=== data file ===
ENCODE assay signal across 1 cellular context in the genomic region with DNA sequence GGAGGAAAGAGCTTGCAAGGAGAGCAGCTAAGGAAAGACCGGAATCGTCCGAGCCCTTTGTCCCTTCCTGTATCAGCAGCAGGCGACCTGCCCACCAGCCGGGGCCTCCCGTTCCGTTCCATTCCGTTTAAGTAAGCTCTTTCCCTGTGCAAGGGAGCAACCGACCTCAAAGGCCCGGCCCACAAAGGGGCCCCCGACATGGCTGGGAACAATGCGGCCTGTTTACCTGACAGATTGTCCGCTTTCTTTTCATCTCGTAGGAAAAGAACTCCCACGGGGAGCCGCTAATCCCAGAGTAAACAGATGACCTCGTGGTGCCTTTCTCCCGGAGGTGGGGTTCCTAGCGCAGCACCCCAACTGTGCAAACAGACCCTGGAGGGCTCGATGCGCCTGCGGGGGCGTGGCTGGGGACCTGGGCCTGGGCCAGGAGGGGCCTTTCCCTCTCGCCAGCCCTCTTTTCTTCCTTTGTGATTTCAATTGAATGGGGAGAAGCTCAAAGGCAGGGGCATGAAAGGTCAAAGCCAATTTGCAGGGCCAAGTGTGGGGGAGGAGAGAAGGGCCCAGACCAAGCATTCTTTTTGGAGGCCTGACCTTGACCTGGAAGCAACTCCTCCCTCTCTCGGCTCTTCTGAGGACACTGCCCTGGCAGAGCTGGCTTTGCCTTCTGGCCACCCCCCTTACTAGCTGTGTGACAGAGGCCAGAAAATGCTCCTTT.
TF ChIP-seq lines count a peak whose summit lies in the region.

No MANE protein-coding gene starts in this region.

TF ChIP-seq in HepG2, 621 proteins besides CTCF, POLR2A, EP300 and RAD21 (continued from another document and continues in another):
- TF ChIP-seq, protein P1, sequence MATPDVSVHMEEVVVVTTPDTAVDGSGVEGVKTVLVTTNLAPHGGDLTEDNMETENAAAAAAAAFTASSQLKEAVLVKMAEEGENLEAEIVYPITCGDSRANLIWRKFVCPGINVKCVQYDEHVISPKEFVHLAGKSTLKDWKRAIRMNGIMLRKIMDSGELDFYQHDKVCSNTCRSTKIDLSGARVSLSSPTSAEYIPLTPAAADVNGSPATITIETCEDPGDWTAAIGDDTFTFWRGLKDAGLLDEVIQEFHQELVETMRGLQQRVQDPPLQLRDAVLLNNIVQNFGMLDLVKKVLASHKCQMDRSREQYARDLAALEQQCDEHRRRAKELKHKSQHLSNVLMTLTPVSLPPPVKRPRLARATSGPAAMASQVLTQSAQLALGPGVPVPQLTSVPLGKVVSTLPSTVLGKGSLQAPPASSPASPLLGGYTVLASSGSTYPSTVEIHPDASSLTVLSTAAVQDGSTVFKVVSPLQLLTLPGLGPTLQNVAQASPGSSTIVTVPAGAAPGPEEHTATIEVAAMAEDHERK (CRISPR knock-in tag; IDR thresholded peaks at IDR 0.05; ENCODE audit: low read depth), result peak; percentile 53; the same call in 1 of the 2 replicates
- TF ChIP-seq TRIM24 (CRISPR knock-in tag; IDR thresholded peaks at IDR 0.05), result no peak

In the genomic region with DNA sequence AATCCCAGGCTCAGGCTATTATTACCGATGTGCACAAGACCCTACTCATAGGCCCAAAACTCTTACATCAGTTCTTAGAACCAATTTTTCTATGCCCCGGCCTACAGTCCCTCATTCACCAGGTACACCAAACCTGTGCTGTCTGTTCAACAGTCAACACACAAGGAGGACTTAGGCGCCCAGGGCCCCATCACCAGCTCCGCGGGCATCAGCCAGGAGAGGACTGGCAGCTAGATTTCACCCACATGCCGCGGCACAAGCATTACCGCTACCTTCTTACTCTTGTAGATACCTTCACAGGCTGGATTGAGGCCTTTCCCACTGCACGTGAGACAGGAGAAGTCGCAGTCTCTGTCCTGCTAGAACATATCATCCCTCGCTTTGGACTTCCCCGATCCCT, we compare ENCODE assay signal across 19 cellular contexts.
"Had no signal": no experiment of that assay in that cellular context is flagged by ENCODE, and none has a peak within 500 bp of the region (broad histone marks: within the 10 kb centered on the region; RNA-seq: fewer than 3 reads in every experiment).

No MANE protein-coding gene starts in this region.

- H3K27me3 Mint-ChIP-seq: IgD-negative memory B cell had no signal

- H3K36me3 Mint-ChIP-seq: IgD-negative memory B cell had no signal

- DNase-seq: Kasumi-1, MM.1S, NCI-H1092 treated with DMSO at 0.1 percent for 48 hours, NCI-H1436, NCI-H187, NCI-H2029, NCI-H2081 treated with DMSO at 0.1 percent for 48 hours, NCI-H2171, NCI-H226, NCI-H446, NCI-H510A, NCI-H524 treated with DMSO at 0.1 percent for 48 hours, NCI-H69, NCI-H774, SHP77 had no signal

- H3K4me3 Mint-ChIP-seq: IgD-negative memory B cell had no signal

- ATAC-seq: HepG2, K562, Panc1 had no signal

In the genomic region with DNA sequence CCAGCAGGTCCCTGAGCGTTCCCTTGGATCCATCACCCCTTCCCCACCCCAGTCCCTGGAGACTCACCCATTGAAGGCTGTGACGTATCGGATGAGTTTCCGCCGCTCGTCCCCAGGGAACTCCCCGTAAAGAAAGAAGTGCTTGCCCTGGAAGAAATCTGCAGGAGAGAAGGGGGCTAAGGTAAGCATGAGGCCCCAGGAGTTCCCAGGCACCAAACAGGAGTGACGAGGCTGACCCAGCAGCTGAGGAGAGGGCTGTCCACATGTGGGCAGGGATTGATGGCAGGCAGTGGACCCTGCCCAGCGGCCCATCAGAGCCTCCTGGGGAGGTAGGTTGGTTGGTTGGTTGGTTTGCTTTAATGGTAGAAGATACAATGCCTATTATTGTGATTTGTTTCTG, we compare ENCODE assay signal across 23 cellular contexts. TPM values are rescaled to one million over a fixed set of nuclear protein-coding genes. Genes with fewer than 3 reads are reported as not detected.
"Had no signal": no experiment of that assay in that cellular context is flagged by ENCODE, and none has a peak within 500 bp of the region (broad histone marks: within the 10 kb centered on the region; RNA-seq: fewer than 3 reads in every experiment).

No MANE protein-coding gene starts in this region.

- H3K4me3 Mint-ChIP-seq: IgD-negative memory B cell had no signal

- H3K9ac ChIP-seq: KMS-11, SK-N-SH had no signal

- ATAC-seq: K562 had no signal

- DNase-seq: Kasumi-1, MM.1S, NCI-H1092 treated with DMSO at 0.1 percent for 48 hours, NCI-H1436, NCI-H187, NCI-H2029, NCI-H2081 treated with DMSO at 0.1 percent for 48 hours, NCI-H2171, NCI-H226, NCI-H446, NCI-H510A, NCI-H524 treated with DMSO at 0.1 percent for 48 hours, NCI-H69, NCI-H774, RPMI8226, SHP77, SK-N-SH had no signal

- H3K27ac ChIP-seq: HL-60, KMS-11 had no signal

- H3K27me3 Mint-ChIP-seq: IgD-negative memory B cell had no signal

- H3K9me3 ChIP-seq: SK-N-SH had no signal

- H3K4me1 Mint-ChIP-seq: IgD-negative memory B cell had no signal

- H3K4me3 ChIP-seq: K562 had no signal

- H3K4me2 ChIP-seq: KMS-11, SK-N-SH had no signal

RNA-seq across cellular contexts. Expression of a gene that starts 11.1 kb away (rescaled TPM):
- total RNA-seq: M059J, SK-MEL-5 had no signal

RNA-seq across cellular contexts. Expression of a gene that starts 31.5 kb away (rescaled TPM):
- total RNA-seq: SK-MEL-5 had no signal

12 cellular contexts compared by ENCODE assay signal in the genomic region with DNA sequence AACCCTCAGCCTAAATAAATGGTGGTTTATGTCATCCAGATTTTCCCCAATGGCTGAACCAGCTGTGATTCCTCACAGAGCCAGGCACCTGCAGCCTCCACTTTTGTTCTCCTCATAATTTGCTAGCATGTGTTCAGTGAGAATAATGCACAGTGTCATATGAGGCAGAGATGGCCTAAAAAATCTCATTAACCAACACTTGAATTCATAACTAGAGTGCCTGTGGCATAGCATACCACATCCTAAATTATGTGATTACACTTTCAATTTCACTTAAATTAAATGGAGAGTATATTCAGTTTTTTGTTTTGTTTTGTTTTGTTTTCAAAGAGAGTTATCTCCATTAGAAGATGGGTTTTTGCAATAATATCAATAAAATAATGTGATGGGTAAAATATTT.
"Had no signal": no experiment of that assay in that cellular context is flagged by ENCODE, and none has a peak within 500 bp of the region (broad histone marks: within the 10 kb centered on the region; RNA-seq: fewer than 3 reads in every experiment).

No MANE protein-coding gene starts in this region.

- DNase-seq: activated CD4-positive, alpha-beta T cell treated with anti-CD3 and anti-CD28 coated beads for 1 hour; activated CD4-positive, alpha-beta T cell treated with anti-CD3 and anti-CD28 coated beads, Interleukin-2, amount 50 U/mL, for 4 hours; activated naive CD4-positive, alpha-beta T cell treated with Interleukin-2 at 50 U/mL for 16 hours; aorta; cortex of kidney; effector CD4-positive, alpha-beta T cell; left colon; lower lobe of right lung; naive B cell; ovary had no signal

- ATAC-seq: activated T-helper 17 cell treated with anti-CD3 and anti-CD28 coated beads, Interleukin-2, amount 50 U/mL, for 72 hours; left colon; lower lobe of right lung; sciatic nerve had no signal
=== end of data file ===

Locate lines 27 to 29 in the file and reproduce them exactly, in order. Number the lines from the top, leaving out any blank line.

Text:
- H3K4me2 ChIP-seq: KMS-11, SK-N-SH had no signal

RNA-seq across cellular contexts. Expression of a gene that starts 11.1 kb away (rescaled TPM):
- total RNA-seq: M059J, SK-MEL-5 had no signal